The Great Lent is the longest and most important fasting period in the Eastern Orthodox Church. It is also known as the "Great Fast" or "Great Quadragesima" and it lasts for 40 days, not including Sundays, leading up to Easter.
The purpose of Great Lent is to prepare Orthodox Christians for the celebration of Easter, the Resurrection of Jesus Christ. During this time, Orthodox Christians engage in a period of repentance, prayer, and self-denial. The focus is on spiritual growth and developing a closer relationship with God.
The rules of fasting during Great Lent are quite strict. Orthodox Christians are expected to abstain from all meat, dairy, eggs, and other animal products, as well as alcohol and oil, for the entire period of the fast. There are also specific fasting guidelines for each day of the week during Lent, with some days being stricter than others.
In addition to fasting, Orthodox Christians are also encouraged to increase their prayer and attendance at church services during Great Lent. Many churches offer additional services and devotions during this time, such as the Akathist Hymn, the Salutations to the Theotokos, and the Presanctified Liturgy.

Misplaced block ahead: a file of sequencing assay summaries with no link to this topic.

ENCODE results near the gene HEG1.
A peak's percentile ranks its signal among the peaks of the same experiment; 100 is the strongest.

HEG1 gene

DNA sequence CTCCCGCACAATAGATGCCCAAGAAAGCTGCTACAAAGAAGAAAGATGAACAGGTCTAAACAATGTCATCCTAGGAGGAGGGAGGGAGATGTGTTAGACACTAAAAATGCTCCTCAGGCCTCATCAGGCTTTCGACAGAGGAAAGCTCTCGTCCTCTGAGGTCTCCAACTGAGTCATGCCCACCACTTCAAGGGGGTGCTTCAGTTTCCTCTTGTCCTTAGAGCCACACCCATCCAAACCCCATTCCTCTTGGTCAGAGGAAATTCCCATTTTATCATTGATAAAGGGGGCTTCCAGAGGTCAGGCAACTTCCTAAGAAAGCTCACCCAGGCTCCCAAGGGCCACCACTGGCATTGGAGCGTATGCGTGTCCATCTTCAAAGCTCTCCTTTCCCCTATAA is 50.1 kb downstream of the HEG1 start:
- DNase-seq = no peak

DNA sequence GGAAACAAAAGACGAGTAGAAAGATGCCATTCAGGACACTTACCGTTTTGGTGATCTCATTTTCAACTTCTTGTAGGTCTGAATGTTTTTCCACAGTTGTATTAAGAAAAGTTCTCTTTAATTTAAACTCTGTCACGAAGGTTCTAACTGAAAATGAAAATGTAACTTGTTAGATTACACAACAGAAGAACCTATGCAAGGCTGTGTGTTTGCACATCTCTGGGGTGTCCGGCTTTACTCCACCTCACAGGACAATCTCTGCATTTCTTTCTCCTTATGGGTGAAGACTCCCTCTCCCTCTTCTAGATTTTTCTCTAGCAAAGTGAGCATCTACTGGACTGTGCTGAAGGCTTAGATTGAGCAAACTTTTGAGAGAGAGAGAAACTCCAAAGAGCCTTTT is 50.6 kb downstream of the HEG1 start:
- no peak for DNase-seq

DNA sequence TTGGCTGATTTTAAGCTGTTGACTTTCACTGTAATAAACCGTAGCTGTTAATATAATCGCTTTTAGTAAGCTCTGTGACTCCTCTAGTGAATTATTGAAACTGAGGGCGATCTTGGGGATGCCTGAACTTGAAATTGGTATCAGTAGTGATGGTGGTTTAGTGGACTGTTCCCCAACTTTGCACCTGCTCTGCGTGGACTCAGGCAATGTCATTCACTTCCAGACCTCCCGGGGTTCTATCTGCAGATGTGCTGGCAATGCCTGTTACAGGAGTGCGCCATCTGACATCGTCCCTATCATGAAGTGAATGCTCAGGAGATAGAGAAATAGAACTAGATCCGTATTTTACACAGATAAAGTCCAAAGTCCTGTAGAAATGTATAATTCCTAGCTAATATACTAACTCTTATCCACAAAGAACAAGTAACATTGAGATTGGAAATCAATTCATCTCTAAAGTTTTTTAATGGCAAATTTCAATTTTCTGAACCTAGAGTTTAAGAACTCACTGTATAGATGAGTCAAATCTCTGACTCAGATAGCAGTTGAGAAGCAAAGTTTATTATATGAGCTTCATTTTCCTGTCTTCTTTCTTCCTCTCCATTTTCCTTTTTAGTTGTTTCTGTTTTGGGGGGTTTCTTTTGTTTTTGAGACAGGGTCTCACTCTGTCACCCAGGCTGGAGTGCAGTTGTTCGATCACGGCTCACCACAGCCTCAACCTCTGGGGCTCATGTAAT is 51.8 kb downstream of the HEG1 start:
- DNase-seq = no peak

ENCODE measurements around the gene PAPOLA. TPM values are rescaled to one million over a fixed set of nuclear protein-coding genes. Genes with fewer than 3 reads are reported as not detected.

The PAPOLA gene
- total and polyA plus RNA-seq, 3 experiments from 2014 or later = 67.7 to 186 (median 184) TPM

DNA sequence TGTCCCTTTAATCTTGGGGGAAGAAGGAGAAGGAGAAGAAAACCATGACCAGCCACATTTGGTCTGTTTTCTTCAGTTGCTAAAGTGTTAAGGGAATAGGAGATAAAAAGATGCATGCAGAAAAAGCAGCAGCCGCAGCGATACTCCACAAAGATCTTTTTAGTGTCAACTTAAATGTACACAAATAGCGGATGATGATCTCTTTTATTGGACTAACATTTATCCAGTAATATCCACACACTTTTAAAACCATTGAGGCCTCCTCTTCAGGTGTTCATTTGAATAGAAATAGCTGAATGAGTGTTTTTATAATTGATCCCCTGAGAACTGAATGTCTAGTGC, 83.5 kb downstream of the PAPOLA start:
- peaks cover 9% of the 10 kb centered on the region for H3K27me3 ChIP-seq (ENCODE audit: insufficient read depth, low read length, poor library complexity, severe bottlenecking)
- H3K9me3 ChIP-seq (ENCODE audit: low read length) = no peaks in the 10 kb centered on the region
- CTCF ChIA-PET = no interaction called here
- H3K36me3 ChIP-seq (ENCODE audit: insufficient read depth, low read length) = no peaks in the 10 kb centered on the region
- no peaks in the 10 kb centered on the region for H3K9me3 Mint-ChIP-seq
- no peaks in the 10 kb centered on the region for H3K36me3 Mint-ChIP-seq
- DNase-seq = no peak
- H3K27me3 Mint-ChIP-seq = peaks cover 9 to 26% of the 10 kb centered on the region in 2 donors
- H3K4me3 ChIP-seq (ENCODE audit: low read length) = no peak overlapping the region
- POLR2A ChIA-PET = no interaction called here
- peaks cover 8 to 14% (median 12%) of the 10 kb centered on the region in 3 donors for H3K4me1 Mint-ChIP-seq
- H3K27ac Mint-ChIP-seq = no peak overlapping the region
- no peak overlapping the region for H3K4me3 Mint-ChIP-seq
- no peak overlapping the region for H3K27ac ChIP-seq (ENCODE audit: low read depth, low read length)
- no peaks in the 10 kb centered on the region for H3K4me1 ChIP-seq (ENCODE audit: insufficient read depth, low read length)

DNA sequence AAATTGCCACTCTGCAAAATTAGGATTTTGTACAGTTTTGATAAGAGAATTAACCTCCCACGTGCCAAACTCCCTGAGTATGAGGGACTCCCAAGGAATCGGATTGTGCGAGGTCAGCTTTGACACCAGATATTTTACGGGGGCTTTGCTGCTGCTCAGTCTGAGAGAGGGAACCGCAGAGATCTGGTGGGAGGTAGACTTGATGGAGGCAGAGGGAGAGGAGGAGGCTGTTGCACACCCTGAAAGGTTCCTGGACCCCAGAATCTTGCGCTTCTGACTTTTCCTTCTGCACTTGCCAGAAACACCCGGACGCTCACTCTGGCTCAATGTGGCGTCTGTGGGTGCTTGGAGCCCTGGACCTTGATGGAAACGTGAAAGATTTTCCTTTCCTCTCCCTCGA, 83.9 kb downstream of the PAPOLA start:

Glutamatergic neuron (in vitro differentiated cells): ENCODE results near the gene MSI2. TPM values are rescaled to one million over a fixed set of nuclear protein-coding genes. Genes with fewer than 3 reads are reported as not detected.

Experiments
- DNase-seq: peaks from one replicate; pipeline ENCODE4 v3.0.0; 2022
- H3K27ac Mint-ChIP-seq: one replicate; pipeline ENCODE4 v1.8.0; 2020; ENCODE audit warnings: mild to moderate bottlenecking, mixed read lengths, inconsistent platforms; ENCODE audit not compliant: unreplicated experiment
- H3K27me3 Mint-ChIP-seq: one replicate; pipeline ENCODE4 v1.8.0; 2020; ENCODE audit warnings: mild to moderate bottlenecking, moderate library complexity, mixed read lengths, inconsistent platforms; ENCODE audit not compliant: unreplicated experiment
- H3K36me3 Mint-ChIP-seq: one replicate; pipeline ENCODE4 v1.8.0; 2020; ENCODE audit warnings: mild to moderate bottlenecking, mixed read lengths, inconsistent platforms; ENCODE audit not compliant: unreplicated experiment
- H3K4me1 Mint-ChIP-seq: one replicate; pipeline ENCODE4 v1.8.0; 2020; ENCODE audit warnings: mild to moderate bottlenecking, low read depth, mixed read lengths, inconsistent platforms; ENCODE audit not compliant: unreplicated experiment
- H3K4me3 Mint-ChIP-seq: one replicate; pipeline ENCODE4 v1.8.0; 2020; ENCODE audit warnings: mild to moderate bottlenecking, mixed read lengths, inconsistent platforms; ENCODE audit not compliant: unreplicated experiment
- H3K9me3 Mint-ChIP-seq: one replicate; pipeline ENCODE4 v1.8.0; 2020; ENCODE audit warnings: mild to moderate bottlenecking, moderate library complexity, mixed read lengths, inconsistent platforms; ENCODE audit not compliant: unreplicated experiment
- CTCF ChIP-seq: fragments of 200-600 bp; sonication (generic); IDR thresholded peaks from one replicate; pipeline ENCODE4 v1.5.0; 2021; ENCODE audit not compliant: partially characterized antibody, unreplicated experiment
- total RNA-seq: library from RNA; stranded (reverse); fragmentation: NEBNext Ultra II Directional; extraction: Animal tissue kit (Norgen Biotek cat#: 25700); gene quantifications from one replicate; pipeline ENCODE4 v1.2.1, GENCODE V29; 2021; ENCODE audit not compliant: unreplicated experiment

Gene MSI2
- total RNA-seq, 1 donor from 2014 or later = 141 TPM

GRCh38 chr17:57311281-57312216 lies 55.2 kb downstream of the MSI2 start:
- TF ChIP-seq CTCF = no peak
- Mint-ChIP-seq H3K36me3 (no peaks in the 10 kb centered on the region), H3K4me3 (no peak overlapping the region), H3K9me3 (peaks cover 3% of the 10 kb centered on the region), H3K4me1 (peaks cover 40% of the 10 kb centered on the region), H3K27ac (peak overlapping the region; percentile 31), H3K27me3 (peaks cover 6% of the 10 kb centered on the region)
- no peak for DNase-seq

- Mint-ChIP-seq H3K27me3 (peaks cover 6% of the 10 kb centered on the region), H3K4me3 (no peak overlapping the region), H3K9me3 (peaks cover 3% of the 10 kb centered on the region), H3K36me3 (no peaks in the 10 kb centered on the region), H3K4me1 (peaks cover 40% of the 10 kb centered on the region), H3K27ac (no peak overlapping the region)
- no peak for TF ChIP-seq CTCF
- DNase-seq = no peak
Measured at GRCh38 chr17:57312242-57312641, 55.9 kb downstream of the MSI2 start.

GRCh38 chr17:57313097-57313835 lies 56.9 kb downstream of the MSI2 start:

Great Lent culminates with Holy Week, the week leading up to Easter. This is a time of intense spiritual preparation and reflection, with special services and traditions marking the events of the Passion of Christ, including the Last Supper, the Crucifixion, and the Resurrection.
Overall, Great Lent is a time of spiritual renewal and growth for Orthodox Christians, as they strive to deepen their faith and draw closer to God through fasting, prayer, and acts of love and charity.
The culmination of Great Lent in Holy Week is a powerful reminder of the sacrifice of Christ, and the triumph of love over sin and death. The Resurrection of Christ on Easter Sunday is a celebration of the victory of life over death, and a reminder that through Christ, we can be reconciled to God and to one another.